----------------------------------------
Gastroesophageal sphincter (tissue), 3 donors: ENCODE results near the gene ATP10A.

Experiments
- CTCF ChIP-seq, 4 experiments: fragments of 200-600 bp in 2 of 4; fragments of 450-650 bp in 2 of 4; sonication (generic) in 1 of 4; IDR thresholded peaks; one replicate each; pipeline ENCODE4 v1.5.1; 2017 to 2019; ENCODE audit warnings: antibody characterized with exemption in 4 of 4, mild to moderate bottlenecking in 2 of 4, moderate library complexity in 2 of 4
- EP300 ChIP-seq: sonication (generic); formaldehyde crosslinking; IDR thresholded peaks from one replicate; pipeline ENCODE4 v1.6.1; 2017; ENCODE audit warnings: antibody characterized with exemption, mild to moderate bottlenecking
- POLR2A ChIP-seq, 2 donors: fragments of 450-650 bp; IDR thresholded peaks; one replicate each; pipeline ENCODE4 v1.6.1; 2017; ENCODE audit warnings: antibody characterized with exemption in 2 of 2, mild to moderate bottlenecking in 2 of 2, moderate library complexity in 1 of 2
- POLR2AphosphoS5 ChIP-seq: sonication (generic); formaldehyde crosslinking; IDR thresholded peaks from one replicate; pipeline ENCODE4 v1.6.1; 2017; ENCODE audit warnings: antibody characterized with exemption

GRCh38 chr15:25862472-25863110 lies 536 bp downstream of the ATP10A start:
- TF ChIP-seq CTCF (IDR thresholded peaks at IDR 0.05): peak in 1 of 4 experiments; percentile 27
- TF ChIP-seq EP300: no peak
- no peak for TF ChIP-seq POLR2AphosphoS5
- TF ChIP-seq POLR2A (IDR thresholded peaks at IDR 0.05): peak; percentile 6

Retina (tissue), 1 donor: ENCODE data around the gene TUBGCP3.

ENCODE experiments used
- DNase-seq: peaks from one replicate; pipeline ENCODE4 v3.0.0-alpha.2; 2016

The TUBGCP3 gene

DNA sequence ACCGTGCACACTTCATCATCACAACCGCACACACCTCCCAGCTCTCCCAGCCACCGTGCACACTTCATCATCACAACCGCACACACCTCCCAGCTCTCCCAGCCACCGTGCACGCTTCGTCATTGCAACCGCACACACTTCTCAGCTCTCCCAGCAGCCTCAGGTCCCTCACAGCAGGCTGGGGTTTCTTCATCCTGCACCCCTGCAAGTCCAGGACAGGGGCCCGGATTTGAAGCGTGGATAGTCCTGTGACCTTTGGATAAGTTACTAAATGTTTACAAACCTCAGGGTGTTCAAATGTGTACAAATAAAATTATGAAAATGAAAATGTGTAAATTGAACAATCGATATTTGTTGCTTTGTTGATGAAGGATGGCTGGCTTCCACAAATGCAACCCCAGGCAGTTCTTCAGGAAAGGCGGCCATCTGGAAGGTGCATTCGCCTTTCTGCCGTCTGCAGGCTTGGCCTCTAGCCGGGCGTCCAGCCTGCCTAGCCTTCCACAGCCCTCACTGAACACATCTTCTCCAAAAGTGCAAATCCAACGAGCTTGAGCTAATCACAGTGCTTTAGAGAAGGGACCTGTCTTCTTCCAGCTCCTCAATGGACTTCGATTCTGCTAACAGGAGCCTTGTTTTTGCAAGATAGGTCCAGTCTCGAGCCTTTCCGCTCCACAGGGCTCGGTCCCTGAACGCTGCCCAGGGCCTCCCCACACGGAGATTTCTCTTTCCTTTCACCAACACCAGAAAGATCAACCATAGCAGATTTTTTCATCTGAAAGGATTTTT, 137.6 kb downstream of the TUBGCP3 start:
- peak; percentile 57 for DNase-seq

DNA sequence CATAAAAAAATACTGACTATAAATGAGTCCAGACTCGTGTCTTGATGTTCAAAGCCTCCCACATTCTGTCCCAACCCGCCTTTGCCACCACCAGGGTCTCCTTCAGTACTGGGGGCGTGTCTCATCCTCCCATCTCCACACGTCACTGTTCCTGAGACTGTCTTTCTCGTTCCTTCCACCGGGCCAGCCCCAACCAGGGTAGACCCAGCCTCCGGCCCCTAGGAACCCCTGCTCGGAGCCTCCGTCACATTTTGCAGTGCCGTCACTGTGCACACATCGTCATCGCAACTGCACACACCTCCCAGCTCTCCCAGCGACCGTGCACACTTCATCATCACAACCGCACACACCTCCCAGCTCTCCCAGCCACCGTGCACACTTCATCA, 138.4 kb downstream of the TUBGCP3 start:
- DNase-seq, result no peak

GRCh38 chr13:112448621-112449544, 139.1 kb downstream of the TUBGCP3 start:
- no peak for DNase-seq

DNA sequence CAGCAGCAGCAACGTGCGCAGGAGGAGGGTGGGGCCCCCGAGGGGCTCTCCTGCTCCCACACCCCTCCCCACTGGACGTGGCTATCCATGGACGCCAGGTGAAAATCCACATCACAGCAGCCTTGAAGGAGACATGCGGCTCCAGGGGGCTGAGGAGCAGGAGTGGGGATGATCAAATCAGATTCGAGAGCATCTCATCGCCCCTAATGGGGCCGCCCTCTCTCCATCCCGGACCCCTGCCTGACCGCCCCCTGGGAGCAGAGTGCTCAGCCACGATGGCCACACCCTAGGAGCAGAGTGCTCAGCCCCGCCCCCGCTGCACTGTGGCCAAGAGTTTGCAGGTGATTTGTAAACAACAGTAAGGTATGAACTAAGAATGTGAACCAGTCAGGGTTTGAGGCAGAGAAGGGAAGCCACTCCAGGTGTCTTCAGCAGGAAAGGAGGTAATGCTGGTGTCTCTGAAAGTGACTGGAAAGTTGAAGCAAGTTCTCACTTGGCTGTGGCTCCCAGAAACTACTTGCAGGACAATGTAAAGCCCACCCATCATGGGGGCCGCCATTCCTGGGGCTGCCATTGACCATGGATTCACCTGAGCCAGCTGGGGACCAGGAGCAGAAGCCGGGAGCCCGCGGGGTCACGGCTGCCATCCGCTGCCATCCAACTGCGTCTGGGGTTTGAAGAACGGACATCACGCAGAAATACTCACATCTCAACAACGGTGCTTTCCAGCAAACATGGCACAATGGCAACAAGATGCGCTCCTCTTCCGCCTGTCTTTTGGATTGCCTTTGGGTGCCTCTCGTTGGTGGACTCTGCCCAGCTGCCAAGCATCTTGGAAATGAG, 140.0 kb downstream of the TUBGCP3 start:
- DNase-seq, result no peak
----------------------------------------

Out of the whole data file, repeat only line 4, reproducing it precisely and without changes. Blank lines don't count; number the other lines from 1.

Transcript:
- EP300 ChIP-seq: sonication (generic); formaldehyde crosslinking; IDR thresholded peaks from one replicate; pipeline ENCODE4 v1.6.1; 2017; ENCODE audit warnings: antibody characterized with exemption, mild to moderate bottlenecking